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ORIGINAL ARTICLE
Year : 2020  |  Volume : 14  |  Issue : 1  |  Page : 23-30

Prevalence and pattern of beta-haemolytic streptococcal throat infections among primary school children in a rural community in rivers state


Department of Paediatrics, Rivers State University Teaching Hospital, Port Harcourt, Nigeria

Correspondence Address:
Woroma Wonodi
Department of Paediatrics, Rivers State University Teaching Hospital, 6-8 Harley Street, Forces Avenue, Old GRA, Port Harcourt
Nigeria
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Source of Support: None, Conflict of Interest: None


DOI: 10.4103/phmj.phmj_23_19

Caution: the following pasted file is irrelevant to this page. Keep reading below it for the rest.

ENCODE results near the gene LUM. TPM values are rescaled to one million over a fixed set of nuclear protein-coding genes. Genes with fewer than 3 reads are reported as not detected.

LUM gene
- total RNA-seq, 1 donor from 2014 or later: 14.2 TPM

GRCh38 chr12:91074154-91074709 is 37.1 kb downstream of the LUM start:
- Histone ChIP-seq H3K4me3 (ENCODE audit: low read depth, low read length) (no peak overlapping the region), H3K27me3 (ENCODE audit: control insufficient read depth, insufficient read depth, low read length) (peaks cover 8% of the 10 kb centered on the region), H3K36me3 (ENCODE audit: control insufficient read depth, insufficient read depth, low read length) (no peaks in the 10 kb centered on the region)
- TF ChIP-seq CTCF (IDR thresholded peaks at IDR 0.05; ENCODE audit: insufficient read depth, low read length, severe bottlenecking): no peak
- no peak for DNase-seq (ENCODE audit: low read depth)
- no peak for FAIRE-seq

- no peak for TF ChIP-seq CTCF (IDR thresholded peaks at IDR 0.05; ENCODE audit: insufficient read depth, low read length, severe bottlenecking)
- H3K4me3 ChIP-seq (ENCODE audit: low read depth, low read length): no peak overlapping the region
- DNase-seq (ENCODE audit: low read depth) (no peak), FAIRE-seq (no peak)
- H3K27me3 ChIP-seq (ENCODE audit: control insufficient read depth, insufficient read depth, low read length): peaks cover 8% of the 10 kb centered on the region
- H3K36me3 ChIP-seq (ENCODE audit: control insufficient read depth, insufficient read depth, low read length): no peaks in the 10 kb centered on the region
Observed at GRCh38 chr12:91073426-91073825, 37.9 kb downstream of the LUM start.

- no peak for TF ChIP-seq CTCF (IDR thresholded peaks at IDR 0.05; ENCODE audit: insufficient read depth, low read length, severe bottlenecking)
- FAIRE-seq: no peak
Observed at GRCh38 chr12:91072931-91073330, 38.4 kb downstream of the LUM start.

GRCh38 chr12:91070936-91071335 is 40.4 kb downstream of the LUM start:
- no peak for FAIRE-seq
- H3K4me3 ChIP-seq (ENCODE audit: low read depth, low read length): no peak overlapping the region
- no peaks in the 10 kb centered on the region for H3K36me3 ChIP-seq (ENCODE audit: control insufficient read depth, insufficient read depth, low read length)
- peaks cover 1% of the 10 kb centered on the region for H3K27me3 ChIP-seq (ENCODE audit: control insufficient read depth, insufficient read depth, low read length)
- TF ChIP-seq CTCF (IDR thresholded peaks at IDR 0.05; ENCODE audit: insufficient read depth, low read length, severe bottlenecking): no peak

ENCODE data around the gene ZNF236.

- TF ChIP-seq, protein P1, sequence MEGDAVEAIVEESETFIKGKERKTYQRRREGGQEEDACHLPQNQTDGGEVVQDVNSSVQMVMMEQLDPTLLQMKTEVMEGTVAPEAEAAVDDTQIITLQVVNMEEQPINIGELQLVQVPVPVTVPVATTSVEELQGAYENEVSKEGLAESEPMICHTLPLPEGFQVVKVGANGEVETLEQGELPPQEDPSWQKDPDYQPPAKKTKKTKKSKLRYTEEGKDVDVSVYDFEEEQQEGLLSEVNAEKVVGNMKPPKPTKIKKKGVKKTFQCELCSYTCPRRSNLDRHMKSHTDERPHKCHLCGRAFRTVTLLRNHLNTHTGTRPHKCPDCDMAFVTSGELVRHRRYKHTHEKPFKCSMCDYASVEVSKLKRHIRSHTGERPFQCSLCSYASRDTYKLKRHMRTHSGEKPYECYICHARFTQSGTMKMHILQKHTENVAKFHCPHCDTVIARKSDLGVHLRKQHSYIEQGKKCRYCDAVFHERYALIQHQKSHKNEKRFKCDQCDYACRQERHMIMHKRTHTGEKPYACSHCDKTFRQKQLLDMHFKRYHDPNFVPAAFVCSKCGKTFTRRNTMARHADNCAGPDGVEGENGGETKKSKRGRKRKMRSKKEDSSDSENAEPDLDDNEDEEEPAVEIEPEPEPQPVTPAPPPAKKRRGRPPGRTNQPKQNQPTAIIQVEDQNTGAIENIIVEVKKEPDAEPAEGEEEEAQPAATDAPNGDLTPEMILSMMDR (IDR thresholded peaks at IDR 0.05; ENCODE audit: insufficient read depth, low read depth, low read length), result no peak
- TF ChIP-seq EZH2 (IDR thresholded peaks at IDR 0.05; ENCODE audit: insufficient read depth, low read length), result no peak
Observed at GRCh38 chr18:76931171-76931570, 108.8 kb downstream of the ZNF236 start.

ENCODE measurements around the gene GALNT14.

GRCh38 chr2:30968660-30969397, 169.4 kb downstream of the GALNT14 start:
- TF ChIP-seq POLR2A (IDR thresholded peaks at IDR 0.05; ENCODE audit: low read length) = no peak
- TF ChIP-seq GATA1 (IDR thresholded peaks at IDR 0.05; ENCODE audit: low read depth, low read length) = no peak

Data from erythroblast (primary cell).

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Background: Group A beta-haemolytic Streptococcus (GABHS) remains a major cause of morbidity and mortality in humans where it causes symptomatic pharyngitis and the non-suppurative sequelae of acute rheumatic fever and post-streptococcal acute glomerulonephritis. Regional evaluation of streptococcal throat infections may be helpful in disease surveillance. The aim of this study was to evaluate the prevalence and pattern of GABHS throat infections among primary school children in a rural community in Rivers State, Nigeria. Methodology: This cross-sectional study was carried out between May and July 2015 in Emohua local government area of Rivers State, Nigeria. Pupils were recruited using a multistaged random sampling technique. Throat swabs obtained were cultured using sheep blood and sent for microscopy and Lancefield grouping. Results: A total of 456 pupils aged 6–12 years were recruited, of which 54 (11.8%) had a positive throat culture of beta-haemolytic Streptococcus (BHS). The isolates were Lancefield Groups B (23; 42.6%), A (18; 33.3%), D (9; 19.6%), C (3; 5.6%) and F (1; 1.8%). No Group G BHS was isolated. Age, sex, socioeconomic class, classroom and household overcrowding did not significantly influence the prevalence of BHS throat infections. Conclusion: The prevalence of BHS throat infections in this rural community was similar to that in the urban areas in Nigeria. There was no significant difference between the prevalence of BHS in symptomatic and asymptomatic pupils.


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